Finally, the granting of marriage equality has, in many states, actually damaged the ability of people to protect family members through means other than marriage.   In many states that have granted gay marriage, legislatures and private institutions have eliminated with domestic partnership registries or benefits. This denies all couples the right to choose between marriage and other kinds of relationships. As Franke points out, some couples may not be interested in the full set of responsibilities contained in marriage, but may still want the more limited set of benefits that derive from domestic partnership. Among other things, while marriage is easy, divorce can be difficult and expensive. Many couples may want to be recognized as partners, but might not be ready for marriage and the attendant risk of spending a lot of money should they break up. All in all, Franke is absolutely right that marriage does not solve all of our complex family problems, and in fact, when not thought through carefully, it may increase them. She argues persuasively for more choices in our family forms, rather than fewer.

Since I have been brought on board as the pet historian, I do feel I must add a little historical context to Franke’s text. Her arguments about the dangers of marriage are apt, but she provides little explanation, beyond a desire for “equality,” as to why the queer community turned to marriage. This leaves the reader wondering why in the world we would pursue such clearly problematic strategy, especially since, as Franke rightly indicates, gay liberation and feminist activists of the 1970s rejected marriage as an oppressive institution. The answer, of course, lies in the very real family crises the queer community confronted in the 1980s. As historian George Chauncey argues, both the lesbian baby boom and the AIDS epidemic forced the queer community to confront the problems attendant to having no easy way to legally acknowledge our family ties. Issues of custody, medical decision making, benefits and inheritance compelled us to turn to marriage as a one-stop-shopping for family rights in the context of the life and death decisions we confronted. In fact, had U.S. law not attached so many rights and benefits to marriage, it seems unlikely queers would have pursued marriage as a goal. (Chauncey, Why Marriage, 87-136))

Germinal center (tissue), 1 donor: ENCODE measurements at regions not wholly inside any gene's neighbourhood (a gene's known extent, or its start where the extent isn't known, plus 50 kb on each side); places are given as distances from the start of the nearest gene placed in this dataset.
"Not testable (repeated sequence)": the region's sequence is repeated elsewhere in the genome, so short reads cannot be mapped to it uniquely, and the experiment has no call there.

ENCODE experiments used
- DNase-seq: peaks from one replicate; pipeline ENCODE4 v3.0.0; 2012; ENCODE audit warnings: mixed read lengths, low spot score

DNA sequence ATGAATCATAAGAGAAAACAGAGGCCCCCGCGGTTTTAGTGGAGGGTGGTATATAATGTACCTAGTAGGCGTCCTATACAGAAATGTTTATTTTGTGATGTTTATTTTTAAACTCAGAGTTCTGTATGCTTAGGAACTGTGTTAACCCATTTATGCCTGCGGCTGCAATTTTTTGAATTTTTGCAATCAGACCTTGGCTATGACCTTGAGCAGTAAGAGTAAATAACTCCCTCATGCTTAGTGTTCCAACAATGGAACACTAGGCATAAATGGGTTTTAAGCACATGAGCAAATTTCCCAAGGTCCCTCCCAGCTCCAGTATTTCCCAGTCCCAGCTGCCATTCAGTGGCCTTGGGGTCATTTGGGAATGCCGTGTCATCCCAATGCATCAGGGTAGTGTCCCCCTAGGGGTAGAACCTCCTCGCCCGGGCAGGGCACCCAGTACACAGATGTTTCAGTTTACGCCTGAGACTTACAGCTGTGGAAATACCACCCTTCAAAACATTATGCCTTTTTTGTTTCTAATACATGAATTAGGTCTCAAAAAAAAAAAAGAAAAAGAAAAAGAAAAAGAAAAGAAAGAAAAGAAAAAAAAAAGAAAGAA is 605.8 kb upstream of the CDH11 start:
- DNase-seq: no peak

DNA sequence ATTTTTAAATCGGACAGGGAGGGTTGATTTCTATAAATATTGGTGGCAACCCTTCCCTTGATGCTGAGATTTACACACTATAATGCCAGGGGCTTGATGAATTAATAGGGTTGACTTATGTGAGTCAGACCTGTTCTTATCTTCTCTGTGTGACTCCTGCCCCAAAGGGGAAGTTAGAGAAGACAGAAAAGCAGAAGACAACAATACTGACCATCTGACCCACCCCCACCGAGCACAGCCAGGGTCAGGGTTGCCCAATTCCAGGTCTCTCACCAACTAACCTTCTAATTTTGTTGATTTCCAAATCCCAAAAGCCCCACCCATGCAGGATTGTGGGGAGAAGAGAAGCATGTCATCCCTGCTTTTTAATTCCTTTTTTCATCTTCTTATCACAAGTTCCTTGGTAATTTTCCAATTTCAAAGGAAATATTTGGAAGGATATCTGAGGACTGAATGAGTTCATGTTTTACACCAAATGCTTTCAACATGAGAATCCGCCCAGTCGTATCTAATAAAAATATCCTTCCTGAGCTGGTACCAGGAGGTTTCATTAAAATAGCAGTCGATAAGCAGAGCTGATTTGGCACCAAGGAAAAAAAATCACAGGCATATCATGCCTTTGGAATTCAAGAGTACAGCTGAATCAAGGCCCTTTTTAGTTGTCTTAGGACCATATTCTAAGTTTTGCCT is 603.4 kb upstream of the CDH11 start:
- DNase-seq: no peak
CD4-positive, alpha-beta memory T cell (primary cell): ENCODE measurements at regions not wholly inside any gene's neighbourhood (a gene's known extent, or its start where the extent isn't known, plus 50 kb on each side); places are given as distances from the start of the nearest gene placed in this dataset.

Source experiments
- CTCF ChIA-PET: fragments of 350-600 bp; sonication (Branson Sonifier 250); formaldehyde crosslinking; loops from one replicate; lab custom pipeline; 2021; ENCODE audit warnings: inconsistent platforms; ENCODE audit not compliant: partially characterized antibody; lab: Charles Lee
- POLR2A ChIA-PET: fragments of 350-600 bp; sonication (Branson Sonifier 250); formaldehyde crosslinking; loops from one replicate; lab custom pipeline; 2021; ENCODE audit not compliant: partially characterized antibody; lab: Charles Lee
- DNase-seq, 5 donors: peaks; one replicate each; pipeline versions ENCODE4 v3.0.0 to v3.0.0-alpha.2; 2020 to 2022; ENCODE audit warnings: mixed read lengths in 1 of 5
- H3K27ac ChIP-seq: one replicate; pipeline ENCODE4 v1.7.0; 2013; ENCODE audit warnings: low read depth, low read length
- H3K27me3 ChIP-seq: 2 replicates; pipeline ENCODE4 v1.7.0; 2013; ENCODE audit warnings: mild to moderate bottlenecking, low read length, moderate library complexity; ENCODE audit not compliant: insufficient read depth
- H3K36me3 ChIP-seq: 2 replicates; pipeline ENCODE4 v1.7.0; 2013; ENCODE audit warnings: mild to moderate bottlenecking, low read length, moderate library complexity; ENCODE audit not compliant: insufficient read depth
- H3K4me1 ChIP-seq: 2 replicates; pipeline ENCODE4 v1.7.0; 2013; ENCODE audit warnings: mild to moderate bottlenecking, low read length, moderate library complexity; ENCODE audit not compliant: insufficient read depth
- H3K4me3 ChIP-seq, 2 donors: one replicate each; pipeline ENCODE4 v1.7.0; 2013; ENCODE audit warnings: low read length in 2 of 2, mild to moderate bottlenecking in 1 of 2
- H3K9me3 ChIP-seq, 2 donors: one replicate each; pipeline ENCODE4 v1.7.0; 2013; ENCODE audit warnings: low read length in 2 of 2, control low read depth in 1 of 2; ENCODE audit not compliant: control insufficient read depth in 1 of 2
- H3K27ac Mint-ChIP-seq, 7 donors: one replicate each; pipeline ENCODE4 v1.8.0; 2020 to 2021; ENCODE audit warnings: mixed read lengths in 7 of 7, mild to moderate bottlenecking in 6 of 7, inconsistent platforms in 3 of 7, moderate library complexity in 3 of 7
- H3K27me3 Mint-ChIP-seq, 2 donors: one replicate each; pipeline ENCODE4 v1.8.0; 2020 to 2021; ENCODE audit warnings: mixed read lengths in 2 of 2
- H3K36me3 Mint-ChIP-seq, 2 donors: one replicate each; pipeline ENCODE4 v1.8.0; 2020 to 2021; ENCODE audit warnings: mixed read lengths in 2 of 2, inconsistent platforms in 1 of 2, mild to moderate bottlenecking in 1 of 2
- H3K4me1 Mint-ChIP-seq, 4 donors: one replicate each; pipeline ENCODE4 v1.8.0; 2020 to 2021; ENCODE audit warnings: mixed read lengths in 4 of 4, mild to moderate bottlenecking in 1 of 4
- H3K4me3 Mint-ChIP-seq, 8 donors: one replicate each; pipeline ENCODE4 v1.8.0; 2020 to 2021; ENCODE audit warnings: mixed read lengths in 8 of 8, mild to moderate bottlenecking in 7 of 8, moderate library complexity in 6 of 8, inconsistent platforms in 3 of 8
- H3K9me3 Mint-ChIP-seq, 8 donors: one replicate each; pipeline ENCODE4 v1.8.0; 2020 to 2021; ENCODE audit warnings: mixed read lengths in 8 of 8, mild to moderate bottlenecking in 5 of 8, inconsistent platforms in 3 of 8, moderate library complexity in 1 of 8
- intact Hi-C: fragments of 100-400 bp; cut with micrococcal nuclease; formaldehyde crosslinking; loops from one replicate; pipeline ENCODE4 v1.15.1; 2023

To me, the most interesting part of Franke’s argument lies in the discontinuities rather than continuities between African American experience in the wake of the Civil War, and contemporary queer experience. She expected, for example, that queers, like African Americans, would experience an upsurge in discrimination and hostile attention from the state upon marriage. But this has, she freely admits, largely failed to happen. Similar to African Americans who brought their spouses before the courts for adultery, some queers have used the rules of marriage (and particularly the assumption of monogamy) to disadvantage ex-partners in matters of child custody and property settlement. She also has found a revival of interest among conservative lawmakers to strengthen (rather than doing away with) state laws against sex crimes like fornication and adultery, which are rarely enforced but remain on the books. However, Franke did not find that states used these laws disproportionately against queer people in the wake of queer marriage victories, as states did against African Americans in the 19th century.